For a man in the autumn of his achievements, Ballesteros has developed an eager response to springtime. It was at this tournament a year ago that he brought to an end the worst period of a professional career that stretches back 22 years. His victory was his first on the Tour for 26 months and began a comeback he sustained throughout 1994.
The resurgence did not reach as far as another major championship but it took him to third place in the Order of Merit and to top of the Ryder Cup qualification table. This year has started slowly. He has played in only two Tour events and finished at the back of the field in the US Masters but the zest came back last weekend when he won the Tournoi Perrier de Paris with his partner Jose Maria Olazabal who he faces this week on individual terms.
A month ago Ballesteros announced a split with his bright and personable caddie Billy Foster with whom he has shared the past five years. No convincing reason was given but such inexplicable fractures occur regularly in golf. Some players would change their parents if they thought it would help.
Apart from the Ballesteros challenge, the event itself deserves to command our notice on its own merit, representing as it does the arrival of the 1995 European Tour to what we still consider its homeland. Sixteen weeks and three continents after it began in January, the Tour alights back among its roots and its journey via Arabia, the Phillipines, South Africa, north Africa, Madeira, the Canaries, Spain, Portugal, France and Italy has delayed its arrival by a week longer than usual.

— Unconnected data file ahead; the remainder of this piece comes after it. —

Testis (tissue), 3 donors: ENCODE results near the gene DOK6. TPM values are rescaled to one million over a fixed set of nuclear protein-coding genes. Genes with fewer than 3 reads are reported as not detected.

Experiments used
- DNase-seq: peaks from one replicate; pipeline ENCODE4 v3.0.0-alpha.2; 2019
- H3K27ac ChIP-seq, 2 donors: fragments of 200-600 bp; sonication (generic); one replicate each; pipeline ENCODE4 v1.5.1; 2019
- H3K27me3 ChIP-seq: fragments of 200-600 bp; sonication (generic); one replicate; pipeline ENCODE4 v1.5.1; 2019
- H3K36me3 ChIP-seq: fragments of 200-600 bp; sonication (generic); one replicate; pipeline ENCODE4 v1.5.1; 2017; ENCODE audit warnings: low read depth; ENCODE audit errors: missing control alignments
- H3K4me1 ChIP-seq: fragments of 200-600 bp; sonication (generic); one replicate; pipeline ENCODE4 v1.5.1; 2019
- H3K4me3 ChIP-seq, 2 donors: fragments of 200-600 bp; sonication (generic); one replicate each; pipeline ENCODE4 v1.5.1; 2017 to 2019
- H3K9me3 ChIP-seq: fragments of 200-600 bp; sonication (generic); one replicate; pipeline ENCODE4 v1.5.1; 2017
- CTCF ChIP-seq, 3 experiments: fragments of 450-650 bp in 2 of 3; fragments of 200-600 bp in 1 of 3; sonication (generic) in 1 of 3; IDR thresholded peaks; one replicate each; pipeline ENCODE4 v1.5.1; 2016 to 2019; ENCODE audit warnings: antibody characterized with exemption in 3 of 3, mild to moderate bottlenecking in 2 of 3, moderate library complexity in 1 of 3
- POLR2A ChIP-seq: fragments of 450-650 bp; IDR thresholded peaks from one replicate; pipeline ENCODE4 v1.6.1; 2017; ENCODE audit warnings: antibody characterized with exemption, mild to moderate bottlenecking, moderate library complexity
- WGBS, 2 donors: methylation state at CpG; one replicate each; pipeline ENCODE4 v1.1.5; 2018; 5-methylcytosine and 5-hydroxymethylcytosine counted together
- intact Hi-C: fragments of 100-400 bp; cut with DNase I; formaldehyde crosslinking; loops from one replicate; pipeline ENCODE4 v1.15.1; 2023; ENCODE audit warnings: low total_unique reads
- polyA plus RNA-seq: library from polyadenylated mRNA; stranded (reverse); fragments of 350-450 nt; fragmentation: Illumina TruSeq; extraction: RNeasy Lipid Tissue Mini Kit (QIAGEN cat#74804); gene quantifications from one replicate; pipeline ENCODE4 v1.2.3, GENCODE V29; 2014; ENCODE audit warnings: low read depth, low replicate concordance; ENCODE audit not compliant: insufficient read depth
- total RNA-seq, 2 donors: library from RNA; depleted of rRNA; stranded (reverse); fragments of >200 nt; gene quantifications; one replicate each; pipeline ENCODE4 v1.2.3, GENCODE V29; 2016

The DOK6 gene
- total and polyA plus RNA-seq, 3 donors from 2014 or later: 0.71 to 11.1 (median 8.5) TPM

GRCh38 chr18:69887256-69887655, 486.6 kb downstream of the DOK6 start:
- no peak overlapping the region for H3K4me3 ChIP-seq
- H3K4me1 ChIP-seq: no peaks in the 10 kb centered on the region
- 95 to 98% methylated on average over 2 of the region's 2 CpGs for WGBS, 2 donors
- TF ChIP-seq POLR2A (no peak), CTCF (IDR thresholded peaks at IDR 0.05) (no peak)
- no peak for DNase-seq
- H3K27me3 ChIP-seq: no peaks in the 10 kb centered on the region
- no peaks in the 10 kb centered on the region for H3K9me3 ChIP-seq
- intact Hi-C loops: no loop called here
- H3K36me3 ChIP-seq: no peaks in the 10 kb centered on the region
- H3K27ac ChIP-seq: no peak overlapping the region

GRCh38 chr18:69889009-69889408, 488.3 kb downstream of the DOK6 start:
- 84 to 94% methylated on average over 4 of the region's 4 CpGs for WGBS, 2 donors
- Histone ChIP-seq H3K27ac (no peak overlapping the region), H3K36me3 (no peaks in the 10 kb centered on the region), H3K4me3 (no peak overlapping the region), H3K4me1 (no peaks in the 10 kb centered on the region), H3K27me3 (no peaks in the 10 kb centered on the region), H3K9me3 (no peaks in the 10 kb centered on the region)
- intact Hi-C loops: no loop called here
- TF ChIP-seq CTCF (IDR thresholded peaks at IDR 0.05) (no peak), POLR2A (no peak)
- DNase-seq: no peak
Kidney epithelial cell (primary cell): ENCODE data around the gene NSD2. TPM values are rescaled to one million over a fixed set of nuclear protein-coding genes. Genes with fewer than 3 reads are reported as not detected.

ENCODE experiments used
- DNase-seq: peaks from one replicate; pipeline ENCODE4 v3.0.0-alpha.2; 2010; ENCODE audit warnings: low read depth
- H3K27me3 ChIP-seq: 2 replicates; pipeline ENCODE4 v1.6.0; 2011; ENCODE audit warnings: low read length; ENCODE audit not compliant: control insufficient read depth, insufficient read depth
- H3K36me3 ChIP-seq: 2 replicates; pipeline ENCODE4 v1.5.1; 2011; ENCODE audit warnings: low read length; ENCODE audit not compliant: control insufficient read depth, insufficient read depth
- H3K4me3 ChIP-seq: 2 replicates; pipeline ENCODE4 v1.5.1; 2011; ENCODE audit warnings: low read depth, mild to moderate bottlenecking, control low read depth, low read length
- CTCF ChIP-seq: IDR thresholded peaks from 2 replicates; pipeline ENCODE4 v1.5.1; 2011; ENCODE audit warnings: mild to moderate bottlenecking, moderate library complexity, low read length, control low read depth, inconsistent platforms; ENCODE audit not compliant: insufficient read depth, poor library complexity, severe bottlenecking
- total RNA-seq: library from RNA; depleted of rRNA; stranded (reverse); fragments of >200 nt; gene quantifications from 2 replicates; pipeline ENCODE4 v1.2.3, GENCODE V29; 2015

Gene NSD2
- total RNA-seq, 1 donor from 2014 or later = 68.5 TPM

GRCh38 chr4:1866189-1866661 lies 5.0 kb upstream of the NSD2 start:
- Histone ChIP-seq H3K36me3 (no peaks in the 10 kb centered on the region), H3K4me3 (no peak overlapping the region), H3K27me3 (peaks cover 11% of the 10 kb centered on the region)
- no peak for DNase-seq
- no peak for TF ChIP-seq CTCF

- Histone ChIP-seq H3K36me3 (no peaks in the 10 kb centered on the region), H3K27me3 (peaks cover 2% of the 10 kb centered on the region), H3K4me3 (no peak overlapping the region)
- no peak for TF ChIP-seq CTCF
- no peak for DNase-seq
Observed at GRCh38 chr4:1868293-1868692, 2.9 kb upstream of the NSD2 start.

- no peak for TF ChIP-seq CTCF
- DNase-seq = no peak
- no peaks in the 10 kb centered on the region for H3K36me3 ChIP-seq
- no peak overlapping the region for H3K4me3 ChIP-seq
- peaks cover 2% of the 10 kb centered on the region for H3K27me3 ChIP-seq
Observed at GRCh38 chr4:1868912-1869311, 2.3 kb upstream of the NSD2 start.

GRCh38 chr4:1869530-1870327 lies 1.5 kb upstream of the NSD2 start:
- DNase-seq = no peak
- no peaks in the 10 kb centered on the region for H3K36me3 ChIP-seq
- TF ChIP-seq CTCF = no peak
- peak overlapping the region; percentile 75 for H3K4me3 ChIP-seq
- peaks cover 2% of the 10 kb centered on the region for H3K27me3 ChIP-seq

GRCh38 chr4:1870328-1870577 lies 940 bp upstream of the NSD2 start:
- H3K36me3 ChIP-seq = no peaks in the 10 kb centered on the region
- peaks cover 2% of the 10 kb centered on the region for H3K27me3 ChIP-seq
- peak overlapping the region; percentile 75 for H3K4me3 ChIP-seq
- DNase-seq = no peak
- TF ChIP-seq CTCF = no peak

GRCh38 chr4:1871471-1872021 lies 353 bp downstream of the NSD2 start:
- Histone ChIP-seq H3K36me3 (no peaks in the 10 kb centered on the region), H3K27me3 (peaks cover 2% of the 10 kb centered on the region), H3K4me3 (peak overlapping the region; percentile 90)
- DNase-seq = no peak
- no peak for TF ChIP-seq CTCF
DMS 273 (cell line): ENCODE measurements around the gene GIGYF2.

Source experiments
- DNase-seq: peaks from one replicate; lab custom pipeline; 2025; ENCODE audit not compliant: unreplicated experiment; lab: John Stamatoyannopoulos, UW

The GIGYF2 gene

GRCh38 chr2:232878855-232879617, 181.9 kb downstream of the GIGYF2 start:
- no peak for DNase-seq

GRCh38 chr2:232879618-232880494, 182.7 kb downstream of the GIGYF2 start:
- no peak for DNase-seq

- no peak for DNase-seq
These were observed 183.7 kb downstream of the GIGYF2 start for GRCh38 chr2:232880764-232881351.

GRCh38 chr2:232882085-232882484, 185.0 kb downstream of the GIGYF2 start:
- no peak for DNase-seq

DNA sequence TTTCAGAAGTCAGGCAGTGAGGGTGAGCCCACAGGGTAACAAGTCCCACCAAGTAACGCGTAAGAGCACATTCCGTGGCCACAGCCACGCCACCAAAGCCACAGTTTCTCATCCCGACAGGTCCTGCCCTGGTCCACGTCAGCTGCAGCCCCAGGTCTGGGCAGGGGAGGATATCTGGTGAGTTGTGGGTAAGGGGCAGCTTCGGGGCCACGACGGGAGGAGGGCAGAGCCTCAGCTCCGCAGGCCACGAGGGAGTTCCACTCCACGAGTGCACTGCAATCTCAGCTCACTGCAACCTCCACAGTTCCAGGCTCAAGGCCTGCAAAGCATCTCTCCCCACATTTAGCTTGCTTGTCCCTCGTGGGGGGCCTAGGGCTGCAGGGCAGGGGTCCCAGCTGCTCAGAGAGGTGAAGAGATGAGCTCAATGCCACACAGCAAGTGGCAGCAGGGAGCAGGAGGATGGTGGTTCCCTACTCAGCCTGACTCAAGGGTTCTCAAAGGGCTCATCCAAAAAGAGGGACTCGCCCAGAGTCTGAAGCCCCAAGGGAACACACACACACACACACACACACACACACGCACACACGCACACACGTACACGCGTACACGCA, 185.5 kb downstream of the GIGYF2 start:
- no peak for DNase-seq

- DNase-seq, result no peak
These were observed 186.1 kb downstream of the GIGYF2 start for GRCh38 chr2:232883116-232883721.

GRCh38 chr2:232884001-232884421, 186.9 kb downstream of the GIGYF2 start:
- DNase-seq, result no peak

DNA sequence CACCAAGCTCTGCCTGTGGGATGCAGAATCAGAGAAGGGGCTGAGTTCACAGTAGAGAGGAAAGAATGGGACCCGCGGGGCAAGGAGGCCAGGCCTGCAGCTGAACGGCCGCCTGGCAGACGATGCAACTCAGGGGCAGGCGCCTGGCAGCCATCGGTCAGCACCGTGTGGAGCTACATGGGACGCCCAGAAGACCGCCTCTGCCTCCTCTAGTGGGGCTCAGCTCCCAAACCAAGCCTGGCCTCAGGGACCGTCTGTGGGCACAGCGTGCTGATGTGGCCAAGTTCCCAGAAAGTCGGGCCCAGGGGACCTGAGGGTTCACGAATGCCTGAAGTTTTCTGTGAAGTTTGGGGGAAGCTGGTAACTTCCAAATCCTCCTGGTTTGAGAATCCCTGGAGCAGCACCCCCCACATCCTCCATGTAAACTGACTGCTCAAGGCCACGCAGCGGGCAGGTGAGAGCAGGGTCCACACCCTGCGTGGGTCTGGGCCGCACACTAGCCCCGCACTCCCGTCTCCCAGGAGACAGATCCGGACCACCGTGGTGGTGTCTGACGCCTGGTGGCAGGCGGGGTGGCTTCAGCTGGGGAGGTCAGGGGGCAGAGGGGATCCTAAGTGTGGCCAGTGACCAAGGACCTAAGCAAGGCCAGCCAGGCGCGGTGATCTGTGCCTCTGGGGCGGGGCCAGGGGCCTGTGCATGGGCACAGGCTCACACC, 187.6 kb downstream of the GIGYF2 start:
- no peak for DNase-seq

This is not the fault of the Tour but as at the request of the sponsors who had suffered a sequence of inhospitable Cornish weather. Players, Nick Faldo among them, complained that it was too early to play in Britain, even in the milder South-west. Thus, this year's event is being staged a week later; a step that has co-incided with some appalling weather in supposedly sunnier climes. Tournaments have been interrupted by gales, mists and downpours and three weeks ago rain reduced the Cannes Open to 36 holes.
Whatever weather greets the competitors on Thursday, it is not dismissive of the action that has gone before to say that this is where the story really starts; when the prize money suddenly takes a rapid escalation to double that of previous weeks, the big names are prepared to jostle with the journeymen and the media coverage broadens.
The media coverage, on this occasion, includes the BBC and we have the sponsors to thank for that. When the Tour did its deal with BSkyB last year, this was one of the tournaments earmarked for transfer to the satellite channel. Benson and Hedges would not agree. When their one-day cricket tournament was moved to Sky they saw their audience reduced from millions to thousands and they refused to run the same risk with golf.
Therefore the tournament will be on general release, beginning with a 4.30 to 6 pm slot on BBC2 on Thursday. Unfortunately, Nick Faldo will not be on view. He is still on R and R after the first flush of his new assault on the American circuit and he is not coming out to play until the Volvo PGA at Wentworth in two weeks' time. Ian Woosnam is another absentee which leaves the form-forlorn Sandy Lyle as the only British major title-holder left to defend this title against the formidable challenge of Ballesteros, Bernhard Langer and Olazabal.
Colin Montgomerie, leading European money-winner for the past two years, heads a home guard capable of improving on a poor start to the year, but we do not have a good record at the tough St Mellion course which is more typical of designer Jack Nicklaus's draconian ideas than it is of a British course.
Since the event was transfered from Fulford six years ago, only Paul Broadhurst has registered a home win and with only four British players in the top 10 of the Ryder Cup points table there is every incentive for budding hopes like Scotland's Andrew Coltart and Adam Hunter to disturb the rustle of Seve's spring.Reuse content